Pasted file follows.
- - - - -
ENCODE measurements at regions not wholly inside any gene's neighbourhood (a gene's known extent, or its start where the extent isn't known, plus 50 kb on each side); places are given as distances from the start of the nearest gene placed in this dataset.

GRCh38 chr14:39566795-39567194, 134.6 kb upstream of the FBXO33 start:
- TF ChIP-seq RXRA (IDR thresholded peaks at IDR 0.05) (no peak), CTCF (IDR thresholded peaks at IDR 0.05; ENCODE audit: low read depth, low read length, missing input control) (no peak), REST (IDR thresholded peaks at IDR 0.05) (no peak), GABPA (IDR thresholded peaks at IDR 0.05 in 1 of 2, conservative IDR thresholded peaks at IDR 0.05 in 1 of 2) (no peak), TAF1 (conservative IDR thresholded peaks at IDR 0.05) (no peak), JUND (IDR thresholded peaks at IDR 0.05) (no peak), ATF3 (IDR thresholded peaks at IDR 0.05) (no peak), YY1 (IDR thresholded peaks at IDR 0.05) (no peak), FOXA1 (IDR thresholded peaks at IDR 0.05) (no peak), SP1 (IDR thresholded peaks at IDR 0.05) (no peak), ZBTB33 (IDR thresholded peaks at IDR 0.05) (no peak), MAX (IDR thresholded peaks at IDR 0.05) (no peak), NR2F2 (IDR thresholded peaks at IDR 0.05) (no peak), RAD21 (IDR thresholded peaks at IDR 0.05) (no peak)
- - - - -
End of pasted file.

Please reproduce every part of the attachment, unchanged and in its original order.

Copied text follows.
ENCODE measurements at regions not wholly inside any gene's neighbourhood (a gene's known extent, or its start where the extent isn't known, plus 50 kb on each side); places are given as distances from the start of the nearest gene placed in this dataset.

GRCh38 chr14:39566795-39567194, 134.6 kb upstream of the FBXO33 start:
- TF ChIP-seq RXRA (IDR thresholded peaks at IDR 0.05) (no peak), CTCF (IDR thresholded peaks at IDR 0.05; ENCODE audit: low read depth, low read length, missing input control) (no peak), REST (IDR thresholded peaks at IDR 0.05) (no peak), GABPA (IDR thresholded peaks at IDR 0.05 in 1 of 2, conservative IDR thresholded peaks at IDR 0.05 in 1 of 2) (no peak), TAF1 (conservative IDR thresholded peaks at IDR 0.05) (no peak), JUND (IDR thresholded peaks at IDR 0.05) (no peak), ATF3 (IDR thresholded peaks at IDR 0.05) (no peak), YY1 (IDR thresholded peaks at IDR 0.05) (no peak), FOXA1 (IDR thresholded peaks at IDR 0.05) (no peak), SP1 (IDR thresholded peaks at IDR 0.05) (no peak), ZBTB33 (IDR thresholded peaks at IDR 0.05) (no peak), MAX (IDR thresholded peaks at IDR 0.05) (no peak), NR2F2 (IDR thresholded peaks at IDR 0.05) (no peak), RAD21 (IDR thresholded peaks at IDR 0.05) (no peak)